Neither of the mealworms appeared to be moving, so I told J that he might have accidentally drowned both of them. Poor J was crestfallen.

“Poor innocent mealworms,” he moaned, peering at the motionless creatures, “They were so active before and now they’re just lying on their backs! They look so stiff.”

Just then, A Becky C happened to phone up for a chat. Well, I remembered all of a sudden that she used to rear mealworms in an old pencil case! Ah ha! Help has arrived!

“DEBS!!!! I have something important to tell you!” she chirped in my ear.


A Becky C laughed at me, then said “Okay calm down. If they aren’t swimming around in water, they might still be okay. Just dry them off with a tissue. Mealworms are very stupid. Sometimes they get so stressed that they think that they’re dead, but they aren’t. The only way to tell that they are actually dead is if they start to curl up and decompose. Then you’ll know that they’re dead.”

So J dried the mealworms off with a tissue and sure enough, after a few minutes, one of the mealworms started to twitch it’s legs ever so slightly. Then it seemed to wake up and start crawling around again. The other mealworm just lay quietly but every so often it would twitch and shudder, as if remembering it’s watery ordeal.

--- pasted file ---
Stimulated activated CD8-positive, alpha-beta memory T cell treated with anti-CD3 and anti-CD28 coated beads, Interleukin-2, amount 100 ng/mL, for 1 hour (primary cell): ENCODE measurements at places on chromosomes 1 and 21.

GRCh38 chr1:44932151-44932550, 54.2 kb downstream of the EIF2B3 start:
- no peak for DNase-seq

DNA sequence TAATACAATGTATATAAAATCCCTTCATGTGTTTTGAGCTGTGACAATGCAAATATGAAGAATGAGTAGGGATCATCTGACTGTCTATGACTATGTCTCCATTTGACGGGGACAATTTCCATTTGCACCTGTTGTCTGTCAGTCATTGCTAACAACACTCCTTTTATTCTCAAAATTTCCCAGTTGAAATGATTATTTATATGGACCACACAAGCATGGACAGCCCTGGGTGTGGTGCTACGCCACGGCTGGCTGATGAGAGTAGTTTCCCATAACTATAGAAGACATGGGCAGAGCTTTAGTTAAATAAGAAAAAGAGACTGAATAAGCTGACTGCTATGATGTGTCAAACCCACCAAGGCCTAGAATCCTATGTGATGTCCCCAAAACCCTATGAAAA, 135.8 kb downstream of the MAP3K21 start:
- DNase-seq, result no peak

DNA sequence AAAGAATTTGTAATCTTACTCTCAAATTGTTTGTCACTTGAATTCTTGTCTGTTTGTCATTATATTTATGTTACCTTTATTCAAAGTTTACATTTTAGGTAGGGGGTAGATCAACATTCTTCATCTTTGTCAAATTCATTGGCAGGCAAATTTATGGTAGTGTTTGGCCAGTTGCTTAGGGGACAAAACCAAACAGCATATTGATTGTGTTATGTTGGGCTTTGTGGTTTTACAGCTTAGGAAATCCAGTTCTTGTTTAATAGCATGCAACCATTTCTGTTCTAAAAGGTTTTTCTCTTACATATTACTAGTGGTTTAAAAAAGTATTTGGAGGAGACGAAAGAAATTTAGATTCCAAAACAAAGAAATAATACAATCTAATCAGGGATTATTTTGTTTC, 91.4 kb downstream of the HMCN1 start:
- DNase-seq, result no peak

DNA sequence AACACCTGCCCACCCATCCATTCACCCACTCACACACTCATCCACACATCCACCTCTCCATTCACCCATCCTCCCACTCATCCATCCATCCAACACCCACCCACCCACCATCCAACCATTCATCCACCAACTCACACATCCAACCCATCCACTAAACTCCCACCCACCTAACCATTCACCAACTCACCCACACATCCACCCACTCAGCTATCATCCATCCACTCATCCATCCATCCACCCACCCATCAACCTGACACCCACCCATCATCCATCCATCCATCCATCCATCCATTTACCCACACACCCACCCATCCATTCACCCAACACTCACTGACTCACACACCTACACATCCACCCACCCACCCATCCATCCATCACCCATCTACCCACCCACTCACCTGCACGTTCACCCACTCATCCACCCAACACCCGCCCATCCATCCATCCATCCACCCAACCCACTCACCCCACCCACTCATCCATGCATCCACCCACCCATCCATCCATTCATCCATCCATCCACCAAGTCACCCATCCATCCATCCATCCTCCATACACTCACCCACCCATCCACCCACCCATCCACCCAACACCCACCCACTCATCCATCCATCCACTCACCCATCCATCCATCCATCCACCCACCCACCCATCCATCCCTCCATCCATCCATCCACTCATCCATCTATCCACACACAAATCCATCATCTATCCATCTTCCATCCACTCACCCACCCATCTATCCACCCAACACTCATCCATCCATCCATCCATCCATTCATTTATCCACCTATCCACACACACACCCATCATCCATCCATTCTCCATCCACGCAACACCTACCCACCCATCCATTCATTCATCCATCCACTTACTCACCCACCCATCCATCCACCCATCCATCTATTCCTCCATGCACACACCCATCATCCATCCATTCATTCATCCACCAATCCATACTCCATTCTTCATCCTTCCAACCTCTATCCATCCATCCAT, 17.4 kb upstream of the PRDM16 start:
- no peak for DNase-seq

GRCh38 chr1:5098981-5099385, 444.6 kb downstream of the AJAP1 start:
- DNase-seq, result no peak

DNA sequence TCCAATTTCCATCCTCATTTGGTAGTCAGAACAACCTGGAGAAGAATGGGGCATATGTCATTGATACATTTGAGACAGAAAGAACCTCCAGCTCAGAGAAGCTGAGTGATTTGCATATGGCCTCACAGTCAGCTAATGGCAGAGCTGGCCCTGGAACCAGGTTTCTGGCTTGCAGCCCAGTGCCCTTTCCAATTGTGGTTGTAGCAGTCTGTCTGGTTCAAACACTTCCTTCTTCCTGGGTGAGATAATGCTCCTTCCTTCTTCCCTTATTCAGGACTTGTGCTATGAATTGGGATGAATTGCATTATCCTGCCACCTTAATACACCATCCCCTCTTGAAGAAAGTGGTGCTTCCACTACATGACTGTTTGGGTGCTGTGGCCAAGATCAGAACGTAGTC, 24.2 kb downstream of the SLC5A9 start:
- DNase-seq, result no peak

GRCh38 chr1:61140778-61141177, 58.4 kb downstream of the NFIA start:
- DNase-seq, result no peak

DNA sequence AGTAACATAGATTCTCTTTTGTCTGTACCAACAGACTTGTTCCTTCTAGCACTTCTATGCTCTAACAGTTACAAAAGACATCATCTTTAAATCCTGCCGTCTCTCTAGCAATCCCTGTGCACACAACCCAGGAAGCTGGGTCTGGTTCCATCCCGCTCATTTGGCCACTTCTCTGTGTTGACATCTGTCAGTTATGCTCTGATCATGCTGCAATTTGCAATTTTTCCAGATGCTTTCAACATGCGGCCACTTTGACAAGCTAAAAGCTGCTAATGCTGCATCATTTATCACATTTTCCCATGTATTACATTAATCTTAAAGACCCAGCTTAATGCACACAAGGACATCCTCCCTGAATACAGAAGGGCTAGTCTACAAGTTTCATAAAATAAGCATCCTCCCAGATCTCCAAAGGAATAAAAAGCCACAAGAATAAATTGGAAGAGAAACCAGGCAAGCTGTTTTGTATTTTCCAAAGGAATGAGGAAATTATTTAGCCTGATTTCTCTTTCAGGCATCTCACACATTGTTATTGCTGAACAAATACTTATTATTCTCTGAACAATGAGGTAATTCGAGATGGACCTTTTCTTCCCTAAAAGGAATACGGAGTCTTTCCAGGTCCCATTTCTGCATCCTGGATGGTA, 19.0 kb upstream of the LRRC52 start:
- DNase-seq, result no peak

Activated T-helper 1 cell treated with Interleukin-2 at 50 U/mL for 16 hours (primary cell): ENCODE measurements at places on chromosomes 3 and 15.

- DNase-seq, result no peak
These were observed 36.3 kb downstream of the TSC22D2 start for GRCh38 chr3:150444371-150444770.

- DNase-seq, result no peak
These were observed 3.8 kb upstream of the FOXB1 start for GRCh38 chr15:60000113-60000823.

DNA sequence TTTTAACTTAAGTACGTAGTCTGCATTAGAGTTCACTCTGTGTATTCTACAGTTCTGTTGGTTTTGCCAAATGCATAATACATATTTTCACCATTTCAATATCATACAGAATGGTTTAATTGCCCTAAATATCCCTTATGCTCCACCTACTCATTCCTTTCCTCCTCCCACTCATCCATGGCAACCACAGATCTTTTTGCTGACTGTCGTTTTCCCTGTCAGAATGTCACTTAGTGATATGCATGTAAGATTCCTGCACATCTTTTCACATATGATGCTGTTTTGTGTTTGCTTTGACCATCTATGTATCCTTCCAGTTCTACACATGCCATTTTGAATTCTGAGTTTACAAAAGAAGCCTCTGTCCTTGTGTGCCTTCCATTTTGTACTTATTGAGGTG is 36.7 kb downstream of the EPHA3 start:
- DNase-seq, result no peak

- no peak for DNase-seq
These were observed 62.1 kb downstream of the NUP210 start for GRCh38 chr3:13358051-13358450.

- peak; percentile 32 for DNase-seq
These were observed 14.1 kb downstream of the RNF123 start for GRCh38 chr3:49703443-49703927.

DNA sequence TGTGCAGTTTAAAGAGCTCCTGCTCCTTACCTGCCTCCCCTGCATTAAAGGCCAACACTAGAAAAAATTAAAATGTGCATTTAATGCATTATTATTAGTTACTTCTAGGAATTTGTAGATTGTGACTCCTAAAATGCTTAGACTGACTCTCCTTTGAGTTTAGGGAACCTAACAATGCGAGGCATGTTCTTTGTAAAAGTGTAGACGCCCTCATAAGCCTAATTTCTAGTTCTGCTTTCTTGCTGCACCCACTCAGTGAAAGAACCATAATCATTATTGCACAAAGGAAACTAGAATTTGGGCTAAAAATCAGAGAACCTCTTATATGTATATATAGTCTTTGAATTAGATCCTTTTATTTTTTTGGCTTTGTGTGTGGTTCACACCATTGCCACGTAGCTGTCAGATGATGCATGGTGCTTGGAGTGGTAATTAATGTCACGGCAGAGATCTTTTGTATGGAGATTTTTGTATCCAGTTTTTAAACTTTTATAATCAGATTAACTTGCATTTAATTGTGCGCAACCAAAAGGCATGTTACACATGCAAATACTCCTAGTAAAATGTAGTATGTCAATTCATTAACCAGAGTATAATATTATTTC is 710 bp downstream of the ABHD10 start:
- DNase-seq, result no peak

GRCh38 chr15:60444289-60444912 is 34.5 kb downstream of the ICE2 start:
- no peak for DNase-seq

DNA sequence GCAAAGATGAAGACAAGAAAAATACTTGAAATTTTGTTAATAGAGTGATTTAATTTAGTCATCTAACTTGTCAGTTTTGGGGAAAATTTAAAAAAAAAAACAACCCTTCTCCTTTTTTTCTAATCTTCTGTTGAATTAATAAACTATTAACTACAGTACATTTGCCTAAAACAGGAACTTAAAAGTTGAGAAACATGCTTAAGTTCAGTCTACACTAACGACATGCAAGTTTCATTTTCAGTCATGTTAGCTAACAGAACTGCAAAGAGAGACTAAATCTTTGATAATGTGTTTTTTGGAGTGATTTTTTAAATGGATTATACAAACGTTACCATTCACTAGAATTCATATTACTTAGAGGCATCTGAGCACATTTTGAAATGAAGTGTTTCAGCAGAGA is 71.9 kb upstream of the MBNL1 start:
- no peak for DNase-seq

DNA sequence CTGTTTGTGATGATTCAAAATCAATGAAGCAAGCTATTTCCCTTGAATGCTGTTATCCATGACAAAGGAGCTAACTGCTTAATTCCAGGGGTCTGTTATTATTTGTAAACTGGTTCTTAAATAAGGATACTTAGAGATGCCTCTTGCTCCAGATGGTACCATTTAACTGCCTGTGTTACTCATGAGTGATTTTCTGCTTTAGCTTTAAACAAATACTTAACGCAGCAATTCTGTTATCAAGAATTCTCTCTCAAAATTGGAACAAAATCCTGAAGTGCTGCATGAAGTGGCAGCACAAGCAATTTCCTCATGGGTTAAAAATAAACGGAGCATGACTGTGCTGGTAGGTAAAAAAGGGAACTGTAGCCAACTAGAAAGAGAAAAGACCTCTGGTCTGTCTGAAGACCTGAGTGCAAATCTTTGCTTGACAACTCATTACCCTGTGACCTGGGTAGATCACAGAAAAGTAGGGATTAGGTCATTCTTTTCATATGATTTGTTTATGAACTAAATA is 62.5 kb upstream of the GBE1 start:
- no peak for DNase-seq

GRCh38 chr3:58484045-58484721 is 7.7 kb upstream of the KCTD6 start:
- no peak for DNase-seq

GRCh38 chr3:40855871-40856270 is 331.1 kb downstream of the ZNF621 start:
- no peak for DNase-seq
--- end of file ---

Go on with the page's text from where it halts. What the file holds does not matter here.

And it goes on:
I transferred the mealworms into a dry container with a nice layer of dried oatmeal, and both the mealworms immediately buried themselves in the meal.


Three stages of the mealworm’s lifecycle

By the next day, one of the mealworms was fully revived and was running laps around the perimeter of the container. The other worm was very lethargic. It moved so little that we were convinced that it was dead.